Wednesday, April 25, 2007

Report from: Austrian Annual Wine Fair – Wednesday April 25, 2007

The Austrian Wine Fair reminded me very much of the Greek Show I recently attended … though not in wine style: the Greeks do more reds while the Austrians are more white oriented; instead its the way we get them (or don’t get them) here in Ontario. In Austria they are making some very good wines, heck I would say some great wines, and most of them represent good value at that. As I was thumbing through the wine guide that I was presented with upon arrival (a list of the wines being poured with space from tasting notes), my initial perception was that over half the wines would at some point be available on LCBO shelves; because on the far right hand side of the book were the LCBO CSPC numbers, and there were quite a few wines claiming availability. But my bubble was soon burst. As I approached one of the tables I asked one of the Austrian representatives when I would be seeing their wines in the LCBO? She answered with a sad, “probably never.” When I showed her the LCBO numbers beside her listed wines she informed me, “that’s a misprint.” I learned the same thing as I went from booth to booth, table to table. Upon closer scrutiny and asking a lot of questions, I discover that less than one-quarter of the wines listed would be made available through the LCBO, some others were available through consignment, while most seem to be private order only … which, from what I gather, is a sticking point for a lot of agents, making it more difficult and complicated to get these wines.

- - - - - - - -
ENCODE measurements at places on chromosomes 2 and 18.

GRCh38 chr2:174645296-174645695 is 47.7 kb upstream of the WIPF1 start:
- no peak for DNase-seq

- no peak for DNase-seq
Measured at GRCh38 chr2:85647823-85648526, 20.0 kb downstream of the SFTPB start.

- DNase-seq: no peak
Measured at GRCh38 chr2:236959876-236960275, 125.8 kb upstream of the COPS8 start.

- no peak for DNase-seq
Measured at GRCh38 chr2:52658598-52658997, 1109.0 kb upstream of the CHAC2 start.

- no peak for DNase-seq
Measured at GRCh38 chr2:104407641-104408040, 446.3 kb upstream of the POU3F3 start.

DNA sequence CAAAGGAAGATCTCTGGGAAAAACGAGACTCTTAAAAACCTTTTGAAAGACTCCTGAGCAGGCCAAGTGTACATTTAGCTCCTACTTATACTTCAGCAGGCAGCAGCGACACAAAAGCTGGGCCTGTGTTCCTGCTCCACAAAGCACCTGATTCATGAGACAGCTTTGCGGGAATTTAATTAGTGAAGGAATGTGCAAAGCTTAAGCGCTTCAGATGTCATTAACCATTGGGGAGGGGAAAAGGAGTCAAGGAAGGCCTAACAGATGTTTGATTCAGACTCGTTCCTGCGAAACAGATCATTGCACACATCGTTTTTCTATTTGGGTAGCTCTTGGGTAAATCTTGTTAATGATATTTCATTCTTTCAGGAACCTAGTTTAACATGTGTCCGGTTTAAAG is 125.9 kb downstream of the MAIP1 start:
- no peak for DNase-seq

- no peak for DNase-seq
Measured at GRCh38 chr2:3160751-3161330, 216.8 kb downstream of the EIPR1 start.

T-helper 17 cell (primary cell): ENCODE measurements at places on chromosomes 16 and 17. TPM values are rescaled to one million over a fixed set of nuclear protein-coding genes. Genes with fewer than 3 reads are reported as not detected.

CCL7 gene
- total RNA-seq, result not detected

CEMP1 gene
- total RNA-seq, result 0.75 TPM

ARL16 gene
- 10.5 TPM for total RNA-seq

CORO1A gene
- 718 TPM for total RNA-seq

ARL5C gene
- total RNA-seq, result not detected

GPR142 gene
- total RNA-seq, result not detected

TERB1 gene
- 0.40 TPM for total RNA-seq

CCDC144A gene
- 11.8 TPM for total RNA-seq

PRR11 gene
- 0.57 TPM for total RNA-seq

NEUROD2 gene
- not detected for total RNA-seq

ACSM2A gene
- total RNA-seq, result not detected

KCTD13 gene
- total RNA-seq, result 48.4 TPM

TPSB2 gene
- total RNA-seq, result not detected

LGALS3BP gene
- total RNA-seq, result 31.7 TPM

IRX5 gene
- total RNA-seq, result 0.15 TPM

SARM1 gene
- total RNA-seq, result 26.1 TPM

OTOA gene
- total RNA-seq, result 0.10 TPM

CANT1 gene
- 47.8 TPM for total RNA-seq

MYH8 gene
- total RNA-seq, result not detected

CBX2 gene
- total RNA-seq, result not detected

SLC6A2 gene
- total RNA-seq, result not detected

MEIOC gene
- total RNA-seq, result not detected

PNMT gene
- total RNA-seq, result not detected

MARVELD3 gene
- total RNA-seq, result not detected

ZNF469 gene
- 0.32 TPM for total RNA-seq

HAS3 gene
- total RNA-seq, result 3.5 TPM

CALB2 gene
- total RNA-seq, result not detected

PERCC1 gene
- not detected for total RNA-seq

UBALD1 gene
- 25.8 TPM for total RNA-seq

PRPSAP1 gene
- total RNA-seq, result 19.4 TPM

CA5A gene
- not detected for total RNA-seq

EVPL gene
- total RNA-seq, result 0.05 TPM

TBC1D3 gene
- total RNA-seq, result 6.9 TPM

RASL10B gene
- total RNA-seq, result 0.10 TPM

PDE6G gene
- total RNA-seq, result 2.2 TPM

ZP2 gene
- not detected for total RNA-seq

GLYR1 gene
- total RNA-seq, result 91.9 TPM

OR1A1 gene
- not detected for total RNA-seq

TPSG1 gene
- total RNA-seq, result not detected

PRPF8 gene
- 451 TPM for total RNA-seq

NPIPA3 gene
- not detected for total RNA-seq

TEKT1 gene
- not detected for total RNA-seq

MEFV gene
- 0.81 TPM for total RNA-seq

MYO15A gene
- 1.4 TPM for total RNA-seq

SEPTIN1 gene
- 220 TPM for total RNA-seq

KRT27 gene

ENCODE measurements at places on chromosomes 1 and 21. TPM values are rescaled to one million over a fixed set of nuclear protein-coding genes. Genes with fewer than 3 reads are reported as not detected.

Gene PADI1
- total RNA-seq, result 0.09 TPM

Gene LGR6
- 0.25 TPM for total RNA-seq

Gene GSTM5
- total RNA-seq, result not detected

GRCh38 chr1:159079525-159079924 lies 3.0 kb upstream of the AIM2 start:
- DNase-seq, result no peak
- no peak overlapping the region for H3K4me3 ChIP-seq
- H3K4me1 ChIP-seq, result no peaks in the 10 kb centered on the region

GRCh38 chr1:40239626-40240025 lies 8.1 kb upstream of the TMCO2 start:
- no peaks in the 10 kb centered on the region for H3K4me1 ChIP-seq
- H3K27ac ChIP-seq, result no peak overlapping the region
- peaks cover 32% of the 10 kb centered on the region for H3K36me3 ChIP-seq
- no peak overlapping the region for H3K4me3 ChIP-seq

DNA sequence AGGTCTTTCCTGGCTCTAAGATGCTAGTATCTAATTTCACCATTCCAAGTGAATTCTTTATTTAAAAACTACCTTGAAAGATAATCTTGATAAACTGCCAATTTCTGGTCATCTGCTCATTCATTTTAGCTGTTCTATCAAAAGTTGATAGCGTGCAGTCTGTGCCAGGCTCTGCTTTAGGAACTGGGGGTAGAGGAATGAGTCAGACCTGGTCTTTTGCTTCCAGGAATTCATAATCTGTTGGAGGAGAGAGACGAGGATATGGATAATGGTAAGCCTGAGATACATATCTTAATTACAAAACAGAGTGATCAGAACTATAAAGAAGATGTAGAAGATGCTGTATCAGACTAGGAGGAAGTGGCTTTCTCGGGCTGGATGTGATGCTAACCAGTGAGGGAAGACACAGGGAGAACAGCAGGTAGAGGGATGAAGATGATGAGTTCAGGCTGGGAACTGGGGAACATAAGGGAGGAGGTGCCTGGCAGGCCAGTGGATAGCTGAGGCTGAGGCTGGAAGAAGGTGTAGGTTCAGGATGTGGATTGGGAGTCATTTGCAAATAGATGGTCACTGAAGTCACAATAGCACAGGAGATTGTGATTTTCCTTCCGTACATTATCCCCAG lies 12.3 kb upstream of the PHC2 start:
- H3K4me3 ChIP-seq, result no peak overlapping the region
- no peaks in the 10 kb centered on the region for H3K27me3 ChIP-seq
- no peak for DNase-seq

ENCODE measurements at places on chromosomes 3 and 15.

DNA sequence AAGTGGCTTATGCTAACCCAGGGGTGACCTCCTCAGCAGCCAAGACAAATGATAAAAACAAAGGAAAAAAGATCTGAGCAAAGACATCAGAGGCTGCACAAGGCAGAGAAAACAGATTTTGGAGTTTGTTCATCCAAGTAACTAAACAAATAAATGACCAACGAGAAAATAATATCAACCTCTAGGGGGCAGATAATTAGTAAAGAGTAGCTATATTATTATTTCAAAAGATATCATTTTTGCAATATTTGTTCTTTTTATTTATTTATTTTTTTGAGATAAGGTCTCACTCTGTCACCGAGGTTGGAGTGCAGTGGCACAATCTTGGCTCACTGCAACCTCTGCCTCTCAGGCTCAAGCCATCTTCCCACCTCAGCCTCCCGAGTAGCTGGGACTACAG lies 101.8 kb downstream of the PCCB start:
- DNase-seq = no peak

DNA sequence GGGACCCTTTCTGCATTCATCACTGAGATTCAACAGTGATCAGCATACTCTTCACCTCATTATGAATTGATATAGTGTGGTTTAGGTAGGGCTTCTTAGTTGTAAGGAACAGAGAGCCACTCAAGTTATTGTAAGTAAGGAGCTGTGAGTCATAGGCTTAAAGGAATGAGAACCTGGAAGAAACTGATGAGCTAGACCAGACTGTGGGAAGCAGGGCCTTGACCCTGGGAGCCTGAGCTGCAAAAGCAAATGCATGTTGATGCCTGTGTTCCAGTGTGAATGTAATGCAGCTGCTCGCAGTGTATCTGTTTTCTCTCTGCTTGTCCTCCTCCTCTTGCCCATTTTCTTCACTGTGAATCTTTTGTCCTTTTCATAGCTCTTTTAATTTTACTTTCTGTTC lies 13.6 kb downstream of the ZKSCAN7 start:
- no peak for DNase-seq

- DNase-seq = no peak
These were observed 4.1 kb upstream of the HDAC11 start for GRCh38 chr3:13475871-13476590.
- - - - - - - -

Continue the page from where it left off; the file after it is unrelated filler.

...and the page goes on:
Once again, as with the Greek show, it would seem that listing some of the great Austrian wine finds I tasted would do nothing more than tease and tempt you into wanting something you just can’t get. Suffice it to say keep your eyes on Vintages shelves for what might be coming. Check out some of the Gruner-Veltliners and Zweigelts that come through the liquor board; and taste some of the Rieslings and Blaufrankisch from Austria when you get the opportunity. Many of these wines are good values and are quite tasty, especially the Gruners, they would make great summer patio sippers by themselves or with light foods. And don’t let something like inaccessibility stop you. Oh wait, it already has. Here’s hoping we see more of these wines on our shelves soon.

1 comment:

Denise Clarke said...

Austria makes some of the best wines. My husband is Austrian and we spend a lot of time over there and have I have really gotten to know the wine scene over there.

Most of the "good" stuff gets imported to Germany where they add it to some of their own wines (just the right percentages) and then they sell worldwide under German labels!

The best of course is just to know the local vintners. He grew up with many of them in the Burgenland and Wein area. We just pop on over for a tasting!